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So I started on clarinet and have played in every genre of music possible. I started to get into serious doubling about 5 years ago (studied music education so had to learn them all). I took a few lessons but mostly self taught until a year ago when I focused on Oboe and Bassoon for my masters. Halfway done with a degree in multiple woodwinds I find the trend amongst my peers is to stay away from the Double Reeds. I am in the NJ/NY area and I am shocked by the few double reed doublers in the area... I feel as if I know all of them.

1. What are some hesitations for learning double reeds? (price? reeds? lack of teachers?)

2. (Band Directors) How many double reed students do you start a year?

3. It is common practice to have that reed 3 play oboe and reed 4/or5 play bassoon so what do you usually do? (transpose on clarinet? play on flute?)
 

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1. price, perceived difficulty, perceived lack of work

2. N/A

3. Many show books are double lined for clarinet as a sub for oboe/EH, and bass clarinet for bassoon - so that's what is done much of the time
 

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Maybe because 3 is less than 5? Doublers learn saxophone, clarinet, and flute, and then don't want to add any more instruments on.
 

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For musicals it's common for Reed 3 to double on oboe and Reed 4/5 double on bassoon. In stage shows (like behind a singer), you're more likely to find the oboe part in the lead book.

I learned to play oboe for a while - not well, I told people I played "show-boe".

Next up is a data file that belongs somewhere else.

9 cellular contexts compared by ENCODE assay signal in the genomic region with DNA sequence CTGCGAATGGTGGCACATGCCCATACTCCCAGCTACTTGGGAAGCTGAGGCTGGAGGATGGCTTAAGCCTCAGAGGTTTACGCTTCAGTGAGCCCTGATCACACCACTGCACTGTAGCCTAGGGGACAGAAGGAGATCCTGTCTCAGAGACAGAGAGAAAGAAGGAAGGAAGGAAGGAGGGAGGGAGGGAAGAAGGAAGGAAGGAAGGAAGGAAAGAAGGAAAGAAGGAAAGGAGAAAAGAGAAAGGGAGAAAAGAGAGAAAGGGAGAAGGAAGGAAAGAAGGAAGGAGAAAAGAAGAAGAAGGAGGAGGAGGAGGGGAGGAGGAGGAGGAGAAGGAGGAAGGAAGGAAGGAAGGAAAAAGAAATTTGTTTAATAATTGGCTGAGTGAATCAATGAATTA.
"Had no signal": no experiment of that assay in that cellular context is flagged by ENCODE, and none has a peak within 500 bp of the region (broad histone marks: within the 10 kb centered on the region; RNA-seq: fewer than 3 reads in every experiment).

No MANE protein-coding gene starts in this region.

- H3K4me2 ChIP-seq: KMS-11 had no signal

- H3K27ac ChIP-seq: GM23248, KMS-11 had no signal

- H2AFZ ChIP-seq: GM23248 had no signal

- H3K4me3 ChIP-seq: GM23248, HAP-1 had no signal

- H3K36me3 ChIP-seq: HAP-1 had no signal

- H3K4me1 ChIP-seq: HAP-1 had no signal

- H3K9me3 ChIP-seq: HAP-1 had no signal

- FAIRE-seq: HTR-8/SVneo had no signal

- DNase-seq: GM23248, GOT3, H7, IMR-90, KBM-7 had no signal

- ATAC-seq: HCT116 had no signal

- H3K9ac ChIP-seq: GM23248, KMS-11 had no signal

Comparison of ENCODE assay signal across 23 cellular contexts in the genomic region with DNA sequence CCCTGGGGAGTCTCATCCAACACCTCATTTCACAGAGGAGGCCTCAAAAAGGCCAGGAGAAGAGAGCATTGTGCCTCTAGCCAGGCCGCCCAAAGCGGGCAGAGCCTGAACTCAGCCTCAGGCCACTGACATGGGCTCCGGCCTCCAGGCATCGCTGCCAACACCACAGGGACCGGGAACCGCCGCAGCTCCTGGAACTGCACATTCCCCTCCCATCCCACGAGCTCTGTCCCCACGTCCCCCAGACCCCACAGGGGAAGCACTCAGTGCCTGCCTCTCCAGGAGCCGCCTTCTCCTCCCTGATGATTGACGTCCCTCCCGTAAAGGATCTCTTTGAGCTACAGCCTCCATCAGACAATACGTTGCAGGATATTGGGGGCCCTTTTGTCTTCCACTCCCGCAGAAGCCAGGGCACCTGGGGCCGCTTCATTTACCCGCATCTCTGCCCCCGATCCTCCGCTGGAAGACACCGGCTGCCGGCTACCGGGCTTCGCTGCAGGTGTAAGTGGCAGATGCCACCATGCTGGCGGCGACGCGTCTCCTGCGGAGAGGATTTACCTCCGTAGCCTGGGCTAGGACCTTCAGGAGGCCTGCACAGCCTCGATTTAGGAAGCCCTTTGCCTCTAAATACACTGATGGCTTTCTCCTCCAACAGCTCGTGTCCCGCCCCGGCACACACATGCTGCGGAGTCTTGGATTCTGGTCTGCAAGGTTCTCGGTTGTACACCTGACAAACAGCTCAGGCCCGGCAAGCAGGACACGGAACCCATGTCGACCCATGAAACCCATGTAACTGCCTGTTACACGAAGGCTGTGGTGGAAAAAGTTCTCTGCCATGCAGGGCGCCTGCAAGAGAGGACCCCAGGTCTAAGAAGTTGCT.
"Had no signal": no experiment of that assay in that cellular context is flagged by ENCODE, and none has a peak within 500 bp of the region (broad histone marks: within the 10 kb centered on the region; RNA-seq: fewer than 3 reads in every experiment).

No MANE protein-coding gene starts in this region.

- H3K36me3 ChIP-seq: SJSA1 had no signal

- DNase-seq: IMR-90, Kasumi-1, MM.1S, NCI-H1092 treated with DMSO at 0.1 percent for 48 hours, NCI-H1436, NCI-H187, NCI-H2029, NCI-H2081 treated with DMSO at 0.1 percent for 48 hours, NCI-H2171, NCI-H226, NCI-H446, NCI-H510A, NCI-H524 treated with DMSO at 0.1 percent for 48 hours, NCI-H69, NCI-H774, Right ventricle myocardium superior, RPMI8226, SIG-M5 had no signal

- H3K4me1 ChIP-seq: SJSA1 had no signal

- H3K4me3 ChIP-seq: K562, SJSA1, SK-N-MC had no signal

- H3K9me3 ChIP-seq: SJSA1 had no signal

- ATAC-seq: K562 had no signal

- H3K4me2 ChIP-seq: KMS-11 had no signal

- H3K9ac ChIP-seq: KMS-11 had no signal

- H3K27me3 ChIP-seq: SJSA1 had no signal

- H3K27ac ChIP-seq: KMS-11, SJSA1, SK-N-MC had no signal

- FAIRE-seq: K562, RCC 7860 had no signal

Then I started to study more seriously and learned the difference between the English Horn and and oboe - the English Horn burns longer...

If you're interested in doubling, I suggest that you spend a few hours looking at Ed Joffe's wonderful video interviews - look for JoffeWoodwinds on YouTube or go to joffewoodwinds.com. Great interviews with great musicians and a lot of informative nuggets to be found.
 

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The main reason for this is because there are a lot more non-theatre gigs for sax, flute, and clarinet (commercial music, wedding bands, etc.) Double reeds aren’t really used for these types of gigs. But for someone who wants to focus on theatre gigs the double reeds are a good choice because there are far fewer doublers who play them.
 

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1. Cost, commitment, time, cost...
2. n/a, but Many of the students that could benefit to move to a double reed, often are very talented at their current instrument, and most directors don't want to lose that dedicated, probably first chair, player.
3. What Merlin said.

For what it's worth, my degrees are in English horn/oboe, but I prefer not to play oboe in shows, but I do when called. I do get asked to play flute a lot because I'm a strong flutist. As for cost...I own way too many instruments to complain about that...With the only duplicates being a beginner clarinet and flute, and wooden and plastic recorders.
 

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Love your channel by the way! It gave me a great perspective on the order I plan on buying instruments and what reed books I should strive for.
What's the name of the channel?
 
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